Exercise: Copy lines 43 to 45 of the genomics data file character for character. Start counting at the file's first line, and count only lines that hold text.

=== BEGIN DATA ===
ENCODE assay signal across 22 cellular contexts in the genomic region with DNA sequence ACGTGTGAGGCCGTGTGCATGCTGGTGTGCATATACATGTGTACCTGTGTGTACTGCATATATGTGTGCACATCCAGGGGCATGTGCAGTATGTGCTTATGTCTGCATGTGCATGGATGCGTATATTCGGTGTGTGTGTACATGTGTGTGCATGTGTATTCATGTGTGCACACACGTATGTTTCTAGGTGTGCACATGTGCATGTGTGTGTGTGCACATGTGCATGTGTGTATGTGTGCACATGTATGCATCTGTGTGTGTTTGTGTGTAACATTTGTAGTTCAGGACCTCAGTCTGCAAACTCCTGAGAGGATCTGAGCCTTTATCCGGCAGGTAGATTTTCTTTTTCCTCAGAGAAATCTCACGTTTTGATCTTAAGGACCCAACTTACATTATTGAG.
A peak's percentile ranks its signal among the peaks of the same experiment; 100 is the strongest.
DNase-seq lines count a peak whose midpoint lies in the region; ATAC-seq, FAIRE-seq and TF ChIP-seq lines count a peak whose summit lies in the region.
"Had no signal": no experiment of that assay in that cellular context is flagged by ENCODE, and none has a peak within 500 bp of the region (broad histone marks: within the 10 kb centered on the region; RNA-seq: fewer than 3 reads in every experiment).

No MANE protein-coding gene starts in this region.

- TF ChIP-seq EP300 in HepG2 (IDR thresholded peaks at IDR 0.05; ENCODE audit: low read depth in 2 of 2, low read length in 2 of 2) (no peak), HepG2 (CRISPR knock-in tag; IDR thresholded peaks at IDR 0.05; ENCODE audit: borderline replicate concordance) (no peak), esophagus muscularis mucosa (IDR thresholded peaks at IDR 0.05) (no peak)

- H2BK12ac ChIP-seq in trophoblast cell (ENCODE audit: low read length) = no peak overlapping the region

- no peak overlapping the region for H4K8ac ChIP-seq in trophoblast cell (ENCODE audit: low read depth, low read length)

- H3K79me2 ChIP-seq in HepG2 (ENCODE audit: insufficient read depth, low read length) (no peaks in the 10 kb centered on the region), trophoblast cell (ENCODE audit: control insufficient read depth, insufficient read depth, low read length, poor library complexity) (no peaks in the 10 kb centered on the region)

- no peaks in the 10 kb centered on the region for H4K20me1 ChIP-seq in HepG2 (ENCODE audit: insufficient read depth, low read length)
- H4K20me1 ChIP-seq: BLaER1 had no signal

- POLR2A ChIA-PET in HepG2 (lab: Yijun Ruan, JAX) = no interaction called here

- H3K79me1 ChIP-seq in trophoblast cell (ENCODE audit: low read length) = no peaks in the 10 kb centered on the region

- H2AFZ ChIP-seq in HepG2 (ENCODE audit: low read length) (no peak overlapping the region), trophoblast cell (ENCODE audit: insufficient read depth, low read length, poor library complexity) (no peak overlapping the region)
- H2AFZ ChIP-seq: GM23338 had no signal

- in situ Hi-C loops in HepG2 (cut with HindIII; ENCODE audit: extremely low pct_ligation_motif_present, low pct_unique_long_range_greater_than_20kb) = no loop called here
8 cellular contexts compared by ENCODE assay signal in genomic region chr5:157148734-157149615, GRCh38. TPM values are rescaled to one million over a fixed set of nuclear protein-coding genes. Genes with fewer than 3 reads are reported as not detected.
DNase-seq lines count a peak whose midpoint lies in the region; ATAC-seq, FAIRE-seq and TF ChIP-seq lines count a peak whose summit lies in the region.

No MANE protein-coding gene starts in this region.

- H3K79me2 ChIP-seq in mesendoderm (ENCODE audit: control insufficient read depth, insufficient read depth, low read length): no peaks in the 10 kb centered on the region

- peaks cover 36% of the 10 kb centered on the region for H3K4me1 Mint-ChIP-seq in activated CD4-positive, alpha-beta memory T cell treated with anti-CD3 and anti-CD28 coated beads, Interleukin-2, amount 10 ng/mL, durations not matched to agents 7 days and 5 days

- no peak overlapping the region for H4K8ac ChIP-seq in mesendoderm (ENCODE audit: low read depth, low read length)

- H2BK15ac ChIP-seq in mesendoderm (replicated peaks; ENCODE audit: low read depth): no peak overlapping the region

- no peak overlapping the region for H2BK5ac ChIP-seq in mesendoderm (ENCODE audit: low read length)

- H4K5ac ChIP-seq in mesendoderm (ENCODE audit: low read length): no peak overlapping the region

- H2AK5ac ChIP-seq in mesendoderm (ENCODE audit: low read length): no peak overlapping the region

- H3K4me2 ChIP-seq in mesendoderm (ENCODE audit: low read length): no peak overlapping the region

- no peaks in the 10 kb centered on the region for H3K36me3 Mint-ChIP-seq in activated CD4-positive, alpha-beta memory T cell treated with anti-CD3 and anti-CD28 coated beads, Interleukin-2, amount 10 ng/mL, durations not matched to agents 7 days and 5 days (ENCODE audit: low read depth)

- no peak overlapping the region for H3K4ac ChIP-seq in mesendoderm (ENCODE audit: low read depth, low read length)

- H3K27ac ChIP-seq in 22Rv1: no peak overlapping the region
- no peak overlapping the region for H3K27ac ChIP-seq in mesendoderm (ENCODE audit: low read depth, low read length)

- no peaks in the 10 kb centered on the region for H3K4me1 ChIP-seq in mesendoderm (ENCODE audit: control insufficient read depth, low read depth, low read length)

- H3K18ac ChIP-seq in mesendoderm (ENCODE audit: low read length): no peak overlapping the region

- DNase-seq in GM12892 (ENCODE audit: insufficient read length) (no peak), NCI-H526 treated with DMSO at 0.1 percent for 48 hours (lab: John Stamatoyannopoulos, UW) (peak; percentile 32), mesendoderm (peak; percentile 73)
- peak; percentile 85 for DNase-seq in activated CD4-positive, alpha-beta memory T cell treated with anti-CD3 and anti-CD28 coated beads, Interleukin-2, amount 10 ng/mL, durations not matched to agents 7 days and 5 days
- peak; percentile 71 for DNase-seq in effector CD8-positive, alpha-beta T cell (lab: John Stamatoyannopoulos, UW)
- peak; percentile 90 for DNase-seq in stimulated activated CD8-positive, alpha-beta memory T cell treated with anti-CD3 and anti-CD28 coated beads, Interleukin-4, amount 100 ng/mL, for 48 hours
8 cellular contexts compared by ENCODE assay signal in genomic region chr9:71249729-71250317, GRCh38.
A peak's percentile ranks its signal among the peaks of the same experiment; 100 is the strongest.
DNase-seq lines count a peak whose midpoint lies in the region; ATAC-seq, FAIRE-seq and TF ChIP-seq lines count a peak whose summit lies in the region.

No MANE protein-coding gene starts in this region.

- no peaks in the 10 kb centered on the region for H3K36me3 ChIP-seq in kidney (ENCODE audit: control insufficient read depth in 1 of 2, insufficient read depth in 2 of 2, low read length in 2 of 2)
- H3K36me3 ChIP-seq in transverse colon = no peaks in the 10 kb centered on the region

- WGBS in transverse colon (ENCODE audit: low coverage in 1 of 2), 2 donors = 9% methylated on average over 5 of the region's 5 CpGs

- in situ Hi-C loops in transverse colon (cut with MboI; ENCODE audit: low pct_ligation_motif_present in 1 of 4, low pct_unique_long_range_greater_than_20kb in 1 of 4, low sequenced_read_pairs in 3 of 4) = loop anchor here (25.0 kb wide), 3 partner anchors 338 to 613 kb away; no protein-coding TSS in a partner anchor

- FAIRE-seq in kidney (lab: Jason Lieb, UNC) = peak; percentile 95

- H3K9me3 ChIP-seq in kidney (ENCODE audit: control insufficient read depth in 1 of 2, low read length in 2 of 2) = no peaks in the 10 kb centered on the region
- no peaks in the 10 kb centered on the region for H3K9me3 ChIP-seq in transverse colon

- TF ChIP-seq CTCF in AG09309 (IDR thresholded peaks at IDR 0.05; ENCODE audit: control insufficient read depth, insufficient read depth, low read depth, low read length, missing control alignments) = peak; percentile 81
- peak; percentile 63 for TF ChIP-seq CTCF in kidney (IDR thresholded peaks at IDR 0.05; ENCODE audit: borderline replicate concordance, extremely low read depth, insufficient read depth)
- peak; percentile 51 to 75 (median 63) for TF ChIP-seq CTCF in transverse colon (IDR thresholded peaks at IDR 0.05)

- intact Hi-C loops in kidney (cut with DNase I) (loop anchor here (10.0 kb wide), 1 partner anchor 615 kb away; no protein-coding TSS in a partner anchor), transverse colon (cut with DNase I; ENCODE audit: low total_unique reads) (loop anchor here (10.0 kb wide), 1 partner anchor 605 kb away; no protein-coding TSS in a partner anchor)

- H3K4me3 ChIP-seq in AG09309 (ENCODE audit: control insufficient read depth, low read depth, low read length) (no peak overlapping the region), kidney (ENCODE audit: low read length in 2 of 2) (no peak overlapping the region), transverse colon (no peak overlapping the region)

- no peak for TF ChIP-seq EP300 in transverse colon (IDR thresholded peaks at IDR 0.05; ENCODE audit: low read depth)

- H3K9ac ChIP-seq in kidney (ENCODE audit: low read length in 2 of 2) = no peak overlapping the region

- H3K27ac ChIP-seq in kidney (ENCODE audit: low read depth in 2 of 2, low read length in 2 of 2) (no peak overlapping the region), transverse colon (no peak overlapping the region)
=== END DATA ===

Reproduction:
- H3K36me3 ChIP-seq in transverse colon = no peaks in the 10 kb centered on the region

- WGBS in transverse colon (ENCODE audit: low coverage in 1 of 2), 2 donors = 9% methylated on average over 5 of the region's 5 CpGs

- in situ Hi-C loops in transverse colon (cut with MboI; ENCODE audit: low pct_ligation_motif_present in 1 of 4, low pct_unique_long_range_greater_than_20kb in 1 of 4, low sequenced_read_pairs in 3 of 4) = loop anchor here (25.0 kb wide), 3 partner anchors 338 to 613 kb away; no protein-coding TSS in a partner anchor